Police Have Not Enforced Traffic Laws for Four Months

Traffic police across the country have still not resumed enforcing traffic laws after a pre-election enforcement moratorium that was meant to last just a few weeks ahead of the July 28 poll, according to government and U.N. officials.

“The superiors ordered [police] to stop, for a short period, enforcing the traffic laws because of the election,” Preap Chanvibol, director of the Ministry of Public Works and Transportation’s land transportation department, said Wednesday. “Enforcement has been stopped since July until now, but it will begin again as soon as possible.”

About a dozen traffic police officers stationed along Norodom and Sihanouk boulevards this week confirmed that they had received orders before the election not to enforce laws or issue fines, and had never been told to begin again. Instead, they were simply “monitoring” intersections.

“Our superior has ordered us to stop punishing drivers since June. We don’t know the reason or when it will end,” said one officer who declined to give his name because he was not authorized to speak to the media. “I think it is easily causing more traffic accidents to happen, because people are not respecting the traffic laws.”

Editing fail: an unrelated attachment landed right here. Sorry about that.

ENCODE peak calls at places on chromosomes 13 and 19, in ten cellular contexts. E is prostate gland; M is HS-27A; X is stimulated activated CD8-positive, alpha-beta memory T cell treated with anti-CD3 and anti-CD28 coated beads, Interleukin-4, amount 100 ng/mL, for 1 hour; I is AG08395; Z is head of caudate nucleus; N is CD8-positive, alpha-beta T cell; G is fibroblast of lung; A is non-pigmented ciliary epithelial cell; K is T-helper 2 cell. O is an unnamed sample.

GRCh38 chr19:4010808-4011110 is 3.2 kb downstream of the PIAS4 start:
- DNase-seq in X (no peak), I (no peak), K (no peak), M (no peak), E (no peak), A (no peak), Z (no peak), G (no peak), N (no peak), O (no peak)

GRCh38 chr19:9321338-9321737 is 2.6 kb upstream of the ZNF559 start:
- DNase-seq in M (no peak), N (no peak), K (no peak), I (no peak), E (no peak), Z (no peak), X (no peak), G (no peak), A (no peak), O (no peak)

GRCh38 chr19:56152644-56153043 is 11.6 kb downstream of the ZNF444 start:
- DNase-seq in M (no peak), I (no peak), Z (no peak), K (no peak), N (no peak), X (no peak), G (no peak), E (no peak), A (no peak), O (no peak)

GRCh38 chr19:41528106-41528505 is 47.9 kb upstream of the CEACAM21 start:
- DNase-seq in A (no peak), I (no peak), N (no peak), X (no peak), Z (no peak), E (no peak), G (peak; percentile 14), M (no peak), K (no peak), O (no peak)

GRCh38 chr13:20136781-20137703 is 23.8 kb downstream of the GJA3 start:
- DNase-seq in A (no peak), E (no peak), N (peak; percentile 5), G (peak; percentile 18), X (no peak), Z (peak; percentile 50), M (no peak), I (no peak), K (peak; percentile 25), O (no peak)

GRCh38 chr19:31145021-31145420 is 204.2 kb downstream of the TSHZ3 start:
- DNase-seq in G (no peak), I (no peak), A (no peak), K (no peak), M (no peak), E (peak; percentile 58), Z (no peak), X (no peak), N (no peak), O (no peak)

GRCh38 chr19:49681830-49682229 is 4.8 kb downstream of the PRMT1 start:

In early July, then-Phnom Penh traffic police chief Heng Chantheary said officers were not fining drivers for traffic violations because priority was being given to election campaign safety. But at the time, the fine-free period was expected to last only a few weeks.

Mr. Chantheary, who is now the deputy municipal police chief in charge of public order, declined to comment on why the moratorium has lasted more than four months, referring questions to Chev Hak, the new traffic police chief. Mr. Hak also declined to comment.

Sao Sovanratnak, the World Health Organization’s national professional officer in charge of road safety and injury prevention, said the government had cited post-election uncertainty and rainy season flooding for the delay in enforcing traffic laws.

“During the election, they were apparently told not to enforce traffic laws. After the election, because of the political instability and demonstrations, this is why the government continued to tell them not to enforce laws. Flooding also caused lack of enforcement, particularly in the provinces, so they focused efforts on things such as security and safety. This is also why they could not resume [enforcement],” he said.

Mr. Sovanratnak said traffic enforcement would begin again “soon” and that police have already met to discuss an enforcement strategy.

“Police will work from 8 a.m. to 6 p.m. and start conducting enforcement for traffic violations. Then 6 p.m. until 8 p.m. will be for enforcement of helmet [regulations], and 8 p.m. to 10 p.m. will be enforcement of drinking and driving,” he said.

(Additional reporting by Ben Woods and Hul Reaksmey)

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